In the midst of the thirteenth century, when outlaw gangs and mercenaries roamed the lawless region between the Rhine and the Weser rivers in Westphalia, Germany, the Chivalrous Order of the Holy V(F)ehm, a secret vigilante society, was created by free men and commoners to guard themselves from the bandits. At first, the resistance group had the approval of both the church and the Holy Roman emperor, however as time went by the Holy Vehm grew to become a rule unto itself, passing judgment on those people whom they decided should receive a death sentence.
Because the society started out having only a handful of members and violent retaliation might be expected from any gang of outlaws who might learn the identities of those commoners who dared to oppose them, an oath of secrecy was enforced upon all of those with the bravery to enroll in the ranks of the Vehm.
Throughout the initiation ceremonies, applicants vowed to kill themselves and even their spouses together with their children, rather than allow any society secrets to be betrayed. As soon as the oath had been made, one of the Vehm’s Stuhlherren or judges, would move his sword across the initiates’ throats, getting some drops of blood to serve as a silent reminder of the fate that awaited all traitors to the society.
After this ritual was observed, the initiates kissed the cross that was formed by the spot between the sword’s blade and hilt. Below the Stuhlherren in rank were the deputy judges and the executioners. The deputy judges as well as the executioners implemented the numerous tasks of inquisitors, jury, and hangman.
The title Fehm
The title “Vehm” or “Fehm” was a corruption of the Latin term “fama,” a legislation founded upon a common or agreed upon opinion. However, “Fehm” may also mean something that was set apart, and the masters or leaders of the Holy Vehm very quickly decided that their crusade against evildoers made set them apart and above the laws that governed other people. Within a couple of decades of its creation, the Vehm had more than 200,000 free men and commoners in its ranks—each man sworn to uphold the Ten Commandments and to wipe out all heresies, heretics, perjurers, traitors, and servants of Satan.
The moment anybody was suspected of violating one or more of the Lord’s commandments or laws, he or she was delivered to one of the Holy Vehm’s courts and was unlikely to escape the death sentence to be hanged. Because of the terrific power that the Vehm acquired, it conducted trials of mentioned outlaws and criminals unopposed in public places, such as town squares or market places, in the full light of midday.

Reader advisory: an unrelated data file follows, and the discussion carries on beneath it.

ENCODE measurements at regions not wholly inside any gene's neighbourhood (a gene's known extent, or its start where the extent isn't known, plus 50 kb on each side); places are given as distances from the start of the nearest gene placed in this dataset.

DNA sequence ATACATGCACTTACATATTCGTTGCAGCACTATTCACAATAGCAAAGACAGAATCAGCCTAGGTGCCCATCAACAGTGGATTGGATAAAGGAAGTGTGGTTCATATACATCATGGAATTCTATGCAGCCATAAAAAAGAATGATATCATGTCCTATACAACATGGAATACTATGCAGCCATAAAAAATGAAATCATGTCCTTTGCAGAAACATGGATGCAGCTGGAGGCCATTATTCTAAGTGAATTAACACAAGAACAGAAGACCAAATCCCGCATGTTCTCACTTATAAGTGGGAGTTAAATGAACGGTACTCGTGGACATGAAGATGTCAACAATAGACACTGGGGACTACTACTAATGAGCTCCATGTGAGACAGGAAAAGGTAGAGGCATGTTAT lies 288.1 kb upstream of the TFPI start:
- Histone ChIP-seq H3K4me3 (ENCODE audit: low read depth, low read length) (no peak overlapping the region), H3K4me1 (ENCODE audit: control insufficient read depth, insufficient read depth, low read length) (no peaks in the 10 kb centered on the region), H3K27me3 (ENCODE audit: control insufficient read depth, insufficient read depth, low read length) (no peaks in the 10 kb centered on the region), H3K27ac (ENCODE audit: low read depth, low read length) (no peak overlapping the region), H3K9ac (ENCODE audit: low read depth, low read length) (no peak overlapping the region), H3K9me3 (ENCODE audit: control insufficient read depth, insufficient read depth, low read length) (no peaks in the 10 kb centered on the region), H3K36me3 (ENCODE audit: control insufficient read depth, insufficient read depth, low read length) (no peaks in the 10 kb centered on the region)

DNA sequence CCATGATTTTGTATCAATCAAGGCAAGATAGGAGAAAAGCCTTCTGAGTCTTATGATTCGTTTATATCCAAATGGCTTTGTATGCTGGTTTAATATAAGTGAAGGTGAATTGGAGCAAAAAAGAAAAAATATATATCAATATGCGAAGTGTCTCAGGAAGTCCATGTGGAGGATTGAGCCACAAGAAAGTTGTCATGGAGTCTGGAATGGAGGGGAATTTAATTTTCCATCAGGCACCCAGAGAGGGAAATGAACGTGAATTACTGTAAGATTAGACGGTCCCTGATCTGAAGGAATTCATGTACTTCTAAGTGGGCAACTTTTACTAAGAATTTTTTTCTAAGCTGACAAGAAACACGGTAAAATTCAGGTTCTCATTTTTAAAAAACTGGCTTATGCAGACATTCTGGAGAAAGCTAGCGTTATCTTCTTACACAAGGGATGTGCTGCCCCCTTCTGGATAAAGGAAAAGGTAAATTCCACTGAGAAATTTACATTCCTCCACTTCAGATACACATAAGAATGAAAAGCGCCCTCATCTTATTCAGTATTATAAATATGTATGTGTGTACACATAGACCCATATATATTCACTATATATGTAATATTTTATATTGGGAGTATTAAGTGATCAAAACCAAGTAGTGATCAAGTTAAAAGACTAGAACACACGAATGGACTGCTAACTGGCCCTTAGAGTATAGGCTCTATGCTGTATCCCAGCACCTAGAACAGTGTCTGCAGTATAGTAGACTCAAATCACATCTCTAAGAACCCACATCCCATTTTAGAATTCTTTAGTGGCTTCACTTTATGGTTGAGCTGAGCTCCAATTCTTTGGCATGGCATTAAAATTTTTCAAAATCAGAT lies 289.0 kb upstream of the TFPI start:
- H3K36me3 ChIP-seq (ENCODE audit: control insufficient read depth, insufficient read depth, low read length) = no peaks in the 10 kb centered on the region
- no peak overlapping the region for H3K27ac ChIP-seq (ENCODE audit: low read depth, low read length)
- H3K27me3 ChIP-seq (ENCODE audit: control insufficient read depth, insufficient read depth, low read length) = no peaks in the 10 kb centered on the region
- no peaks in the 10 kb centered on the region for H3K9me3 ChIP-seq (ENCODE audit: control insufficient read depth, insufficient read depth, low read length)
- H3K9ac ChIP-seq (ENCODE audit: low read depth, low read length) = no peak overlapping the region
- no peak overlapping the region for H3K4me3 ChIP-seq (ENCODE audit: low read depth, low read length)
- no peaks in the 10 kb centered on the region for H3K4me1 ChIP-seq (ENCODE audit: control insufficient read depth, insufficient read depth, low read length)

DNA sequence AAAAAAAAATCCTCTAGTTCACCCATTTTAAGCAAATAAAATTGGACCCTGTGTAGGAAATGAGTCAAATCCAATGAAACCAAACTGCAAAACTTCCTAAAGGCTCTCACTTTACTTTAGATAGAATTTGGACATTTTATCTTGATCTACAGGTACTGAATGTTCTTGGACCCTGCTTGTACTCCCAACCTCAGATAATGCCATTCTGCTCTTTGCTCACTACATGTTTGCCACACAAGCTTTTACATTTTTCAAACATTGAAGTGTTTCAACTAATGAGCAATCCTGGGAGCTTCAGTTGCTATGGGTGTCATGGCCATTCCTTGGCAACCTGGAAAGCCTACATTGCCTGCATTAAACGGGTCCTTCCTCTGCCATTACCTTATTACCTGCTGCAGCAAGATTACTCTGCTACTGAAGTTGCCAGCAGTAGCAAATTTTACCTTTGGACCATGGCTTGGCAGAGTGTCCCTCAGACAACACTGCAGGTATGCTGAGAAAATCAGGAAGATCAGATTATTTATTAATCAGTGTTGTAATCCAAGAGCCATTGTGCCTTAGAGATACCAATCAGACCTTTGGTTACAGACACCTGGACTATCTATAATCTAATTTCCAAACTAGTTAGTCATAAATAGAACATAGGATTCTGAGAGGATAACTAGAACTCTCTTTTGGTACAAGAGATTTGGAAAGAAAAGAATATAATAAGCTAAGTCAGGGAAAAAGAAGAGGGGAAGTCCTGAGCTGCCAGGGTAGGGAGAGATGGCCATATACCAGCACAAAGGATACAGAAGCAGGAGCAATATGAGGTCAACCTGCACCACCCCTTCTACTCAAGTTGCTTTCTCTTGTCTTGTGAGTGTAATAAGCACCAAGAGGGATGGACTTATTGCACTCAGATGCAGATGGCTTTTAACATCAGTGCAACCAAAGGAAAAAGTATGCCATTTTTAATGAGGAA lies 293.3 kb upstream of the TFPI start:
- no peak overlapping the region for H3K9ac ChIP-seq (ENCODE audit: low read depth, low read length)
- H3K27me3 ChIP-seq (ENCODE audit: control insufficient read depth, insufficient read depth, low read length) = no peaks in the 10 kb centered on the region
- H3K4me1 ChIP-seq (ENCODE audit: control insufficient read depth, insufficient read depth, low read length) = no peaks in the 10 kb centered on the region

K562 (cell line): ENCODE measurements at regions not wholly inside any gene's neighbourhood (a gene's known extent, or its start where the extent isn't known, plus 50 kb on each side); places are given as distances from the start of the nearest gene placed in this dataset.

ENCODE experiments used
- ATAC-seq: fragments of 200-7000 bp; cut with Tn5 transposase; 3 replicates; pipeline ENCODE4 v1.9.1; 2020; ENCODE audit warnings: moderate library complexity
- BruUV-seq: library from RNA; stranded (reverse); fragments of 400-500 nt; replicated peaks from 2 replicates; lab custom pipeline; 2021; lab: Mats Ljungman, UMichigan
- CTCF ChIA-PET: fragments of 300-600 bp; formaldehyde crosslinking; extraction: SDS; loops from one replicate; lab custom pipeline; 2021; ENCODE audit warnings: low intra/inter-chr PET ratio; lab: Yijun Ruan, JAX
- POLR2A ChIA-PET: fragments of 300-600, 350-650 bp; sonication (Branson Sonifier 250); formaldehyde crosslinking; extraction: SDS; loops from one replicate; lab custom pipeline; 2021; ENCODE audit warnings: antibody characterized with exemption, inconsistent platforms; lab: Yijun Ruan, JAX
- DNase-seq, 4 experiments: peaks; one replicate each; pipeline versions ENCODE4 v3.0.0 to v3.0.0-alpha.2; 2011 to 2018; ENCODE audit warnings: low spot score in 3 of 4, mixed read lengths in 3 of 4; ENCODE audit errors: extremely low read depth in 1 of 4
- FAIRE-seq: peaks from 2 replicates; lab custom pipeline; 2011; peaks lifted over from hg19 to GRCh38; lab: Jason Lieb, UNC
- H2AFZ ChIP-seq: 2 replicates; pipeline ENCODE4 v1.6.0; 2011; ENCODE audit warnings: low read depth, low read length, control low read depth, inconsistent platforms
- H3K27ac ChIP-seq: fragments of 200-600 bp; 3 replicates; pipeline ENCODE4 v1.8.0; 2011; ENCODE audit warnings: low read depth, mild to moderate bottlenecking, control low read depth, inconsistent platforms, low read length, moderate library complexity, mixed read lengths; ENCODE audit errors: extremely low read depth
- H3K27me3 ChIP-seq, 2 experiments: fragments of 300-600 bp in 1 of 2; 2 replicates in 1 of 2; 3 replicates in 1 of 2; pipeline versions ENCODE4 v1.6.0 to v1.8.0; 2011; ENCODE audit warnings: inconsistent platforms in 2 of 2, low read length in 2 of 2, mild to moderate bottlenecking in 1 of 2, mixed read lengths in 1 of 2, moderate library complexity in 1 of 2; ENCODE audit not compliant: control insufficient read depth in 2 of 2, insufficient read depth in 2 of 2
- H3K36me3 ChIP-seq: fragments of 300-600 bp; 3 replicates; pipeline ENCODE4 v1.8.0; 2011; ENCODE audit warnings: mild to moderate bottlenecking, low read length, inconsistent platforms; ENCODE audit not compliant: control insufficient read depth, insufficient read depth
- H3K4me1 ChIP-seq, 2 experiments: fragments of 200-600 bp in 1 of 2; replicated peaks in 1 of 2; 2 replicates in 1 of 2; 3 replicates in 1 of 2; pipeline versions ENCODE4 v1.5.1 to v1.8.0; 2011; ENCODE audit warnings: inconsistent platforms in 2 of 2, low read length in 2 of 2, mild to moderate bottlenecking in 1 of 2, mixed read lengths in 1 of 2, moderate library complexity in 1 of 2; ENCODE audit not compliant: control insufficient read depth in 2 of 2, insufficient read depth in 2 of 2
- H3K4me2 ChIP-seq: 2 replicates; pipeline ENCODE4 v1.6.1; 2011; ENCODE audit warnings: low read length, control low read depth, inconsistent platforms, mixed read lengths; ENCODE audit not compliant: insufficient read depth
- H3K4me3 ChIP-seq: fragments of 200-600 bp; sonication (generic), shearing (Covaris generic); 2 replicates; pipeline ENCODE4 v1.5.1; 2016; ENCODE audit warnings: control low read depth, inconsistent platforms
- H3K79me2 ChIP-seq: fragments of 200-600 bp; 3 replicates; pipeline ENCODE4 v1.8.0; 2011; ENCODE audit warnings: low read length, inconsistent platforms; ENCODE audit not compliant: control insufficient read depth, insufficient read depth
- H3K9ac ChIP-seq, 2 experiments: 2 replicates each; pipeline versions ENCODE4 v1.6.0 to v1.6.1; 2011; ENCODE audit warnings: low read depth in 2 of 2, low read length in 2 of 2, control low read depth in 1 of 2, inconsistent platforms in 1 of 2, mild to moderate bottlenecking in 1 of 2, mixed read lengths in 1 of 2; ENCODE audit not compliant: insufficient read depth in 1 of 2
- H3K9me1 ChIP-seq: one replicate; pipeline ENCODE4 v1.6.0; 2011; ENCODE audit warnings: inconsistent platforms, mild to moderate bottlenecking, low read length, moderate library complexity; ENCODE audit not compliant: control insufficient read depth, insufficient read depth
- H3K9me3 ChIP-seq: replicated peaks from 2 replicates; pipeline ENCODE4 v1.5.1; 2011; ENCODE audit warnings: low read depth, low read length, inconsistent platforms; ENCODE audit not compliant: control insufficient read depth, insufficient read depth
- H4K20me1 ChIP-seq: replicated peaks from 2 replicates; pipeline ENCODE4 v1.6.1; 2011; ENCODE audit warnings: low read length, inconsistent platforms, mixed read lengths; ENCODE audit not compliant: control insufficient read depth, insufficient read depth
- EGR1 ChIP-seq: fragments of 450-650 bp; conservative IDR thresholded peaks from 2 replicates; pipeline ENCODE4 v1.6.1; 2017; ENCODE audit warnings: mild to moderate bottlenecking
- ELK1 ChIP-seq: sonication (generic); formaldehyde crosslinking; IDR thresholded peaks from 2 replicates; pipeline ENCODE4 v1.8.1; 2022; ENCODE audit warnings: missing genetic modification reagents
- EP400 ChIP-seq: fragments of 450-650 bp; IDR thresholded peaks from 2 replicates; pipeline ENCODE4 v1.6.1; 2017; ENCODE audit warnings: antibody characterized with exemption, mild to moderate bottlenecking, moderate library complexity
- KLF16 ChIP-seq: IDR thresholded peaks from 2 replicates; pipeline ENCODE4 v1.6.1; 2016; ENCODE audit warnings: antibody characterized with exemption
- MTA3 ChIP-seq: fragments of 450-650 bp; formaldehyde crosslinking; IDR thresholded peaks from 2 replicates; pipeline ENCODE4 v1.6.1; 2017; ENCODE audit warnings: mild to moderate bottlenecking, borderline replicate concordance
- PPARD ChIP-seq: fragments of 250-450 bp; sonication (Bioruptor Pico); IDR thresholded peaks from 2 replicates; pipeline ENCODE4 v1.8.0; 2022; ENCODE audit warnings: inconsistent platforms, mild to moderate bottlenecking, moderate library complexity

As its numbers and influence grew, the Vehm had little reason to fear anybody speaking out against them, but the harsh and punitive secret courts carried out by the society, the Heimliches Gericht, were usually organized at midnight in order to create an even more sinister and terrifying effect to their reading of the death sentence. Even less merciful to those suspected of witchcraft or heresy were the “forbidden court,” Verbotene Acht, and the Heimliches Acht, the “secret tribunal,” both of which were carried out by the Black Vehm, a splinter group of the Holy Vehm.
Once the outlaws, thieves, and other countless brigands had been largely driven from Westphalia, the Vehm switched its focus on those men and women suspected of heresies or of betraying the commandments of God in a variety of sins. Before suspects came to court, they were served with three summonses, every one of which gave them the possibility of attending voluntarily. Each summons additionally gave the accused a period of consent of six weeks and three days.
Because the tribunals of the Vehm had obtained a reputation of declaring only death sentences, few people attended the courts of their own volition. Those who tried to escape were condemned without the usual pretense of a trial and Vehm executioners were assigned to hunt them down.
Because the tribunals of the Vehm were ready to accept the weakest of circumstantial evidence against somebody accused of a crime or an act of heresy, there seems to be no document of any of the secret courts ever finding anybody innocent. Although no accurate records of their victims were ever kept, historians have estimated that several thousand men and women—the innocent together with the guilty—were dragged into the night to attend one of the Vehm’s secret courts.
A whole population of sleeping villagers might be awakened by the thudding of swords’ hilts on their doors and be summoned by torchlight to attend a midnight tribunal that accused one of their neighbors of some act of heresy—real or imagined. Regardless of the charges levied against those victims the Vehm accused, the sentence was always death. In case any spoke in defense of their friends, they were likely to be hanged as well, for providing false witness to defend a heretic or a traitor.
On those scarce occasions when the tribunal failed to convince even its own members of an accused individual’s guilt, that unfortunate person was hanged to preserve the secrecy of the tribunal. Eventually the Holy Vehm was condemned by the Church and the German state, but the secret society remained active in a greatly diminished capacity. Toward the end of the nineteenth century, it went underground and seemingly ceased all acts of violence …